I often guide clients in naming trustees and personal representatives (collectively “fiduciaries”) as part of the Estate Planning process. These conversations cover many topics including the fiduciary’s duties and responsibilities upon taking office. For example, fiduciaries marshal the assets of the estate or trust; make decisions regarding the distribution of assets to the beneficiaries; and potentially undertake litigation. Fiduciaries may have to appear in court, and certainly, they will have to liaise with the attorney handling the estate or trust. Often, the individuals nominated to serve as fiduciaries have limited or no understanding of their duties and responsibilities, one of which includes the filing of all outstanding income, gift, and estate tax returns for the decedent.
Internal Revenue Code (“Code”) Section 6012 imposes a duty on a fiduciary to file outstanding income tax returns. Treasury Regulation Section 25.6019-1(g) imposes a duty on the fiduciary to file any outstanding gift tax returns for a deceased donor. Finally, Code Section 6018 requires the fiduciary to file an estate tax return if the decedent’s estate exceeds the basic exclusion amount. The Code holds the fiduciary responsible for filing all outstanding tax returns. That the fiduciary may have no independent knowledge regarding whether the decedent was diligent in filing their returns does not matter. For this reason, it’s vital for the fiduciary to prioritize filing of the tax returns and as the rest of the article demonstrates, the payment of any tax liabilities.
Code Section 6321 gives the United States Government (U.S.) a general tax lien on all estate and trust property upon assessment of the tax. In addition, Code Section 6324 provides two special liens for estate and gift taxes that arise upon death, or at the date of the gift, as appropriate. In addition, federal priority statutes provide that the fiduciary must use assets in their custody to pay the U.S. before making other distributions, including distributions to beneficiaries. If the fiduciary fails to pay the government first, he or she may end up personally liable to the IRS for amounts paid to the beneficiaries or any other creditors. Three factors in combination trigger personal liability under the federal priority statute: the fiduciary controlled the assets and distributed the assets to others aside from the U.S.; the fiduciary knew that the U.S. had an unpaid claim; and the fiduciary paid others when the estate was insolvent or the payment made the estate insolvent.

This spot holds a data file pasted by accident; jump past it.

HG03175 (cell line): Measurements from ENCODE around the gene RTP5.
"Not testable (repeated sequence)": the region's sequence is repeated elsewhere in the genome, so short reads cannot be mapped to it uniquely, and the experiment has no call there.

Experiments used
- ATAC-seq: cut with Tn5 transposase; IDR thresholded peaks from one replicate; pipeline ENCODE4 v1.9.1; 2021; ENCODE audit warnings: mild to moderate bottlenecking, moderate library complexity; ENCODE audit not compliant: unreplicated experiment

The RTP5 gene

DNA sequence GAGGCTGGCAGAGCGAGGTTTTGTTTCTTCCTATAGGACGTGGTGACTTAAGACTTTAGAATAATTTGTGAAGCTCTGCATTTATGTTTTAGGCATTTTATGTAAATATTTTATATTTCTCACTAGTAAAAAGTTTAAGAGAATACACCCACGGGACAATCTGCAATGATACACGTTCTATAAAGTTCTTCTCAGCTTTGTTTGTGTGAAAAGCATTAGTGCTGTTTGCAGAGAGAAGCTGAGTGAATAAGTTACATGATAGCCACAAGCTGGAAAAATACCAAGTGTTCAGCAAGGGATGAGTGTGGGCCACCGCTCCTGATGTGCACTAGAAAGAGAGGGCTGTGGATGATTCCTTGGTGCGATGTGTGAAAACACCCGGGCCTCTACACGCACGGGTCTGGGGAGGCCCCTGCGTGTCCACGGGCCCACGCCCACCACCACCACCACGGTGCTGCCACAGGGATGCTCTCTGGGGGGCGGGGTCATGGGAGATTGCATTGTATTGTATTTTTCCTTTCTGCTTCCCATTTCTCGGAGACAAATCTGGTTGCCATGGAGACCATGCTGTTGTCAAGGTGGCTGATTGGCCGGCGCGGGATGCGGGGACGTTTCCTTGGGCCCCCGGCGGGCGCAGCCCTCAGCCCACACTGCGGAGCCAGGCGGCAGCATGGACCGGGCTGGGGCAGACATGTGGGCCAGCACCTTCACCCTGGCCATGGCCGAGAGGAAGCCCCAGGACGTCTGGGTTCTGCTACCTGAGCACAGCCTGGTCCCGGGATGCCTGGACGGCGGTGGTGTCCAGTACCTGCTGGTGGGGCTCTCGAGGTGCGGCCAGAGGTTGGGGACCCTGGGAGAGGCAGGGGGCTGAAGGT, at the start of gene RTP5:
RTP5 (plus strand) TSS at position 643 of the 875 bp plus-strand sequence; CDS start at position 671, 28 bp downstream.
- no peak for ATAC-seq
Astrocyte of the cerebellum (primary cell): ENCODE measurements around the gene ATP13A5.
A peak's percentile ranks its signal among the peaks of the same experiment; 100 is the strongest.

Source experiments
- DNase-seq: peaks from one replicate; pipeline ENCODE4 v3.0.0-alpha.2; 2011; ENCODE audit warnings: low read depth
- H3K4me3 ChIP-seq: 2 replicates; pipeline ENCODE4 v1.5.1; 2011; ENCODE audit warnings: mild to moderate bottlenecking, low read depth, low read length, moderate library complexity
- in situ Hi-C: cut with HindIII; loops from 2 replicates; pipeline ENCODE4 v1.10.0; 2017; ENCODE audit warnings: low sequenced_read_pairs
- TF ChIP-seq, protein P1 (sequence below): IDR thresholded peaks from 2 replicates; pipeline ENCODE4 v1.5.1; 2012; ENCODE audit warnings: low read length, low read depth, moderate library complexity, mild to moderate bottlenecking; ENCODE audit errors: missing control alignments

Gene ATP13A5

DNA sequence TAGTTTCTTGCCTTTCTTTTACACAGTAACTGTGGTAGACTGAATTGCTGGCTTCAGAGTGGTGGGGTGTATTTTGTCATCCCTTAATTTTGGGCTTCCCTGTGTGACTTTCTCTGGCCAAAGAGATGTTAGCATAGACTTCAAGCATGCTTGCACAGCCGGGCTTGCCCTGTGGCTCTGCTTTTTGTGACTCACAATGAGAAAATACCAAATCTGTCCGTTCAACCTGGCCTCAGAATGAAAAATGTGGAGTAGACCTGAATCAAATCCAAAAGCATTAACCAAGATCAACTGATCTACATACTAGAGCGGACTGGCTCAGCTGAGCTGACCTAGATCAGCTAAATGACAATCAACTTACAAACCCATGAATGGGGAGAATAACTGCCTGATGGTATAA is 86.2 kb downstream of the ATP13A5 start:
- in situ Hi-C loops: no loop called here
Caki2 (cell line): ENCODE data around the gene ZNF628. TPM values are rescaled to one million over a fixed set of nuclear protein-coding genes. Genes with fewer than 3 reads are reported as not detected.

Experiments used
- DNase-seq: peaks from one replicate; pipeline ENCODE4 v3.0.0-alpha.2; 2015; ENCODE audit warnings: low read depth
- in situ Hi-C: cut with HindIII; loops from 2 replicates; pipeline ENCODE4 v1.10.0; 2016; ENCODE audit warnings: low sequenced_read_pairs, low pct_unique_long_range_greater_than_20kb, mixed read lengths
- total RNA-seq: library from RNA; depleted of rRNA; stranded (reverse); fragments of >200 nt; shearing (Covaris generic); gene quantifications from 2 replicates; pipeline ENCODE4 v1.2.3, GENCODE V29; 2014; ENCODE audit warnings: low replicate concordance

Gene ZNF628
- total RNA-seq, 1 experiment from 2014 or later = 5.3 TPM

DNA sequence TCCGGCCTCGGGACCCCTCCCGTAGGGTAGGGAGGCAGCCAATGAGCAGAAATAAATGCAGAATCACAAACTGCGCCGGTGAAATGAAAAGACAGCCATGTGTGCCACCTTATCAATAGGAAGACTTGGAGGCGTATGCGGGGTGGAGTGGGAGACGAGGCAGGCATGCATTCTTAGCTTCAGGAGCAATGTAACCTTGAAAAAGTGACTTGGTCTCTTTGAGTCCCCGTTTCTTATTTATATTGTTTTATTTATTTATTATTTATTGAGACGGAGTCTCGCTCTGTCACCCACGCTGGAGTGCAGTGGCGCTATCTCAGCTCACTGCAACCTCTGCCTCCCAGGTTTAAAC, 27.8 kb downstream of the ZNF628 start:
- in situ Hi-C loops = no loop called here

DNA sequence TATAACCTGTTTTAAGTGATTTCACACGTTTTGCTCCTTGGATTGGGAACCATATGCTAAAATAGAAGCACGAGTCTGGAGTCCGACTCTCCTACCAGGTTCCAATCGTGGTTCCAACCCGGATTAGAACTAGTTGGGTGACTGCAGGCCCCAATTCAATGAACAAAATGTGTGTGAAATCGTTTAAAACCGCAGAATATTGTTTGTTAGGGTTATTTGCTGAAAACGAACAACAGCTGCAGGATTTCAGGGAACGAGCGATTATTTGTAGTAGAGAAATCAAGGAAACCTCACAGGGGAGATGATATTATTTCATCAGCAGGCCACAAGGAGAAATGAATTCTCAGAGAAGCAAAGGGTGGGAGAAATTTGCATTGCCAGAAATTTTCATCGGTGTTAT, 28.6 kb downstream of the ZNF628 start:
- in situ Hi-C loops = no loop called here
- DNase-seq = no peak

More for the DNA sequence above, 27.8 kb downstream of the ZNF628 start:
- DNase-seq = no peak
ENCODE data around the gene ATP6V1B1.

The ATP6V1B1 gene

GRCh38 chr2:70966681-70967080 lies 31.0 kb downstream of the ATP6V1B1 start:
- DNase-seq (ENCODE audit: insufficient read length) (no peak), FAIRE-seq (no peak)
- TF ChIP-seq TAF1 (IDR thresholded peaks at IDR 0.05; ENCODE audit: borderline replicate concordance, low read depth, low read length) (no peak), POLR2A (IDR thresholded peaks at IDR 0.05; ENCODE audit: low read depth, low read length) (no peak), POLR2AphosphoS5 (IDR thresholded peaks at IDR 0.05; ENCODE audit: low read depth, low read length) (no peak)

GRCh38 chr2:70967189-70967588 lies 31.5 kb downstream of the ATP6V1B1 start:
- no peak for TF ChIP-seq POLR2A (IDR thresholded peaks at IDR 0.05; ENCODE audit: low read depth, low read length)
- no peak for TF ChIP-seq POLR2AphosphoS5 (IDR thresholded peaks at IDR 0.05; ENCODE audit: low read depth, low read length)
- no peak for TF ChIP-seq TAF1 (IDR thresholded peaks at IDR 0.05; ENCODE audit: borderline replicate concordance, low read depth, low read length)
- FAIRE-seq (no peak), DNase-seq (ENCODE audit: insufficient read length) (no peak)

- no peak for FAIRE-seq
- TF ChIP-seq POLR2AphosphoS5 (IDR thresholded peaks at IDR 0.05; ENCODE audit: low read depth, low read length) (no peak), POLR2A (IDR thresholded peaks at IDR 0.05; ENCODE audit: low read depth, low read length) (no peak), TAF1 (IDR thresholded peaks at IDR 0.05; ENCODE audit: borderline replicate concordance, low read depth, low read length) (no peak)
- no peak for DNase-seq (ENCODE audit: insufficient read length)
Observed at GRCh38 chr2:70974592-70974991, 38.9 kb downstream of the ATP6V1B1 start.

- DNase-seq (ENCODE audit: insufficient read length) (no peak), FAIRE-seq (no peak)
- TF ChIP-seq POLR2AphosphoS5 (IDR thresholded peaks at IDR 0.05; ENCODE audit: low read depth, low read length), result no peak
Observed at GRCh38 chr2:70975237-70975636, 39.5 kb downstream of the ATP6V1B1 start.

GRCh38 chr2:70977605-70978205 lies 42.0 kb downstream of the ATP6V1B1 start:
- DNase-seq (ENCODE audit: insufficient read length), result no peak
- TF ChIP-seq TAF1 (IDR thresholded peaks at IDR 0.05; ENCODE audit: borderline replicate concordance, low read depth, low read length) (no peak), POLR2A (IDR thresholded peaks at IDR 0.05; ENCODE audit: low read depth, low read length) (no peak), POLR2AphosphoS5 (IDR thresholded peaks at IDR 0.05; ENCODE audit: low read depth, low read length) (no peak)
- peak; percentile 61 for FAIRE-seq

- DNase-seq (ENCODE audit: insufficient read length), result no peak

Code Section 2202 and Treasury Regulation Section 22.2002-1 require the fiduciary to pay the estate taxes, even if the fiduciary never had control of those assets. This lack of control causes both a liquidity problem and an unsatisfied tax liability which can be a dangerous combination. The duty to pay taxes extends beyond estate taxes to include unpaid gift taxes, even if the gross estate no longer contains those assets. Many tried and true Estate Planning techniques involve the use of lifetime trusts or planned payment of life insurance proceeds to a beneficiary other than the decedent’s estate, for example, a surviving spouse or an Irrevocable Life Insurance Trust. Estate Planning during life could cause both a liquidity problem along with an unpaid tax problem at death, something that clients and attorneys alike should consider.
Of course, the fiduciary does not remain liable forever. The fiduciary may apply for and receive a discharge from personal liability for estate tax by written application and early determination by the IRS of the amount of tax owed. The IRS must determine within the later of nine months after the executor files the return or nine months after the executor makes a written application. Upon determination and payment of the tax, the IRS will discharge the executor. Code Section 2204(a) allows the executor to receive a discharge if such fiduciary furnishes a bond after determination of the tax. The IRS may issue the notice of discharge later, thereby relieving the executor of personal liability.
If the fiduciary knows that the trust or estate has an unpaid tax liability, then the fiduciary should consider the following steps: ask the IRS to enter into an agreement allowing the fiduciary to make distributions without personal liability; make the IRS aware of each proposed distribution and give the IRS opportunity to object or accept said distribution; maintain current records on solvency; if a court controls the assets, then determine whether the custodian will make distributions pursuant to court order; and finally, consider requesting a private letter ruling to determine whether a distribution may be made without personal liability. If you have concerns about any of the parties that you have named in your documents, reach out to me about your concerns and update your documents. If you have been named as a fiduciary and need help understanding your duties, you can always seek my help to guide you through this complicated process.